Literacy sets the foundation for all knowledge. If a child cannot learn to read and write, he will undoubtedly struggle in the academic world and in everyday life. Unfortunately, individuals who are deaf and hard of hearing (D/HH) typically have great difficulty developing full literacy. This is evidenced by the fact that by graduation, most D/HH students display reading levels five years below what is expected for their age (Kyle & Harris, 2006). Deaf and hard of hearing students also exhibit delays in written language. For example, D/HH students generally use fewer words and less descriptive details than their hearing peers. Additionally, D/HH individuals tend to exhibit frequent grammatical errors in their writing (Easterbrooks & Stoner, 2006; Wolbers, Dostal, & Bowers, 2011).

Barbara Schimer states that D/HH individuals have the same capacity to develop reading and writing skills as their hearing peers (2001). However, D/HH children experience barriers in literacy development that are typically not present for hearing individuals. Thus, the rate at which D/HH children develop literacy is delayed. Many researchers indicate that literacy develops secondary to the acquisition and mastery of a spoken or signed language. Unfortunately, many D/HH children enter school without a “true” language. As a result, these children are forced to learn a language while simultaneously learning to read and write (Narr & Cawthon, 2010). This causes an early delay in literacy development that is hard to recover from.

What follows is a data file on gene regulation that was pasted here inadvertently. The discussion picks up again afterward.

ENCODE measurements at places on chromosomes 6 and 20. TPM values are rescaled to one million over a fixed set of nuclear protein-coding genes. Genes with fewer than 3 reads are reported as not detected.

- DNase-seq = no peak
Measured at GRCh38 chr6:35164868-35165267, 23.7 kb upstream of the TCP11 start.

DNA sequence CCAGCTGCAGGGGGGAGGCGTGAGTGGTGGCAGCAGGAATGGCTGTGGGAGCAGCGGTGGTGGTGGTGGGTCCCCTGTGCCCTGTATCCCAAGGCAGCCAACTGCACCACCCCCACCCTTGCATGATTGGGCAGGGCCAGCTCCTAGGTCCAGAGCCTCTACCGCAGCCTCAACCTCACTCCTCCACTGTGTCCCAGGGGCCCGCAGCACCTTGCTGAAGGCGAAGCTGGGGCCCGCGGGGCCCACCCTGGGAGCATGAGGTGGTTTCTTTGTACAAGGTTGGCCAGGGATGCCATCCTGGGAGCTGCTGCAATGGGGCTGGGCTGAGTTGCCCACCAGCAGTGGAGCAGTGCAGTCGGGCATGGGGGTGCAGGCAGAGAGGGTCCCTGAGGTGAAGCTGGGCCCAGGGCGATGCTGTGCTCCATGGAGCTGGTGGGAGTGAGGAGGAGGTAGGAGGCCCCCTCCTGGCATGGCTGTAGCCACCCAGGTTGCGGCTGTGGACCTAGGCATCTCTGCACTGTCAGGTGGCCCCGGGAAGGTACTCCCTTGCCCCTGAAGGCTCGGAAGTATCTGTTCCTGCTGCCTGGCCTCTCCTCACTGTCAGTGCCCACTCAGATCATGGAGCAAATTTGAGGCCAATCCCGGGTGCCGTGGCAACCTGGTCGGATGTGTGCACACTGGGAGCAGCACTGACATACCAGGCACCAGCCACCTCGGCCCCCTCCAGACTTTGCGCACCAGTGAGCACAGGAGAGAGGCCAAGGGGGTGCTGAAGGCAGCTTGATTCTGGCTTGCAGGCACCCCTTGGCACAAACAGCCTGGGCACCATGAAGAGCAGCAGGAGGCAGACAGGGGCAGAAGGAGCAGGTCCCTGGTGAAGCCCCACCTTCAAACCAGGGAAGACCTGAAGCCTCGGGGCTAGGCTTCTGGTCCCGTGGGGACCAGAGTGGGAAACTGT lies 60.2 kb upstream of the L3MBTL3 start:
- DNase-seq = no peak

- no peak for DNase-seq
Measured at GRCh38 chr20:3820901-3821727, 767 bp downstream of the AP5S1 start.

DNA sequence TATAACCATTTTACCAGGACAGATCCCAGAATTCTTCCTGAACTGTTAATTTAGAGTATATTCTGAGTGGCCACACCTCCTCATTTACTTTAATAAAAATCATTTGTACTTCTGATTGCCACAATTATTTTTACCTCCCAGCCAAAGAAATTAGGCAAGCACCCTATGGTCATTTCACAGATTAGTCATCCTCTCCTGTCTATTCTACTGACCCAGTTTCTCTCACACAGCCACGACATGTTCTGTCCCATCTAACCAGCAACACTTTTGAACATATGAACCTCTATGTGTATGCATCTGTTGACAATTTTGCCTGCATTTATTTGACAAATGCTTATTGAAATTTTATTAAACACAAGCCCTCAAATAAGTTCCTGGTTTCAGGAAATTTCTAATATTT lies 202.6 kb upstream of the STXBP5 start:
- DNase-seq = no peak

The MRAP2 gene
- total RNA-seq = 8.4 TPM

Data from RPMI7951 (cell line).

Early amplification and speech and language therapy is essential to helping D/HH children develop this “true” language and to prepare them for a successful academic career. Unfortunately, hearing aids are quite expensive and are not covered under most private insurance plans. This may lead to delays in the proper amplification or children using outdated devices that may not be as beneficial to their growth and development. It is imperative that D/HH children are given every opportunity to develop language and literacy skills alongside their normal hearing peers. In order to do this, we must have hearing aid coverage for D/HH children in the state of Florida. This is the third year legislation has been introduced in both the Florida Senate and Florida House that would require third party insurance companies to cover the cost of hearing aids for children. To learn more about these bills, visit https://www.flsenate.gov/Session/Bill/2020/1006

Sarah Jones
Florida Academy of Audiology Student Member
Audiology Doctoral Student at University of South Florida


Easterbrooks, S. R. and Stoner, M. (2006). Using a Visual Tool to Increase Adjectives in the Written Language of Students Who are Deaf or Hard of Hearing. Communication Disorders Daily, 27(2), 95-109.

Kyle, F. E. and Harris, M. (2006). Concurrent correlates and predictors of reading and spelling achievement in deaf and hearing school children. Journal of Deaf Studies and Deaf Education, 11(3), 273-288. doi: 10.1093/deafed/enj037.

Narr, R. F. and Cawthon, S. W. (2010). The “Wh” questions of Visual Phonics: What, who, where, when, why. Journal of Deaf Studies and Deaf Education, 16(1), 66-78. doi: 10.1093/deafed/enq038.

Wolbers, K. A., Dostal, H. M., Bowers, L. M. (2011). ‘‘I was born full deaf.’’ Written language outcomes after 1year of strategic and interactive writing instruction. Journal of Deaf Studies and Deaf Education, 17(1), 19-38. doi: 10.1093/deafed/enr018.

Schirmer, B. R. (2000). Language and literacy development in children who are deaf (2nd ed.). Boston, MA: Allyn and Bacon.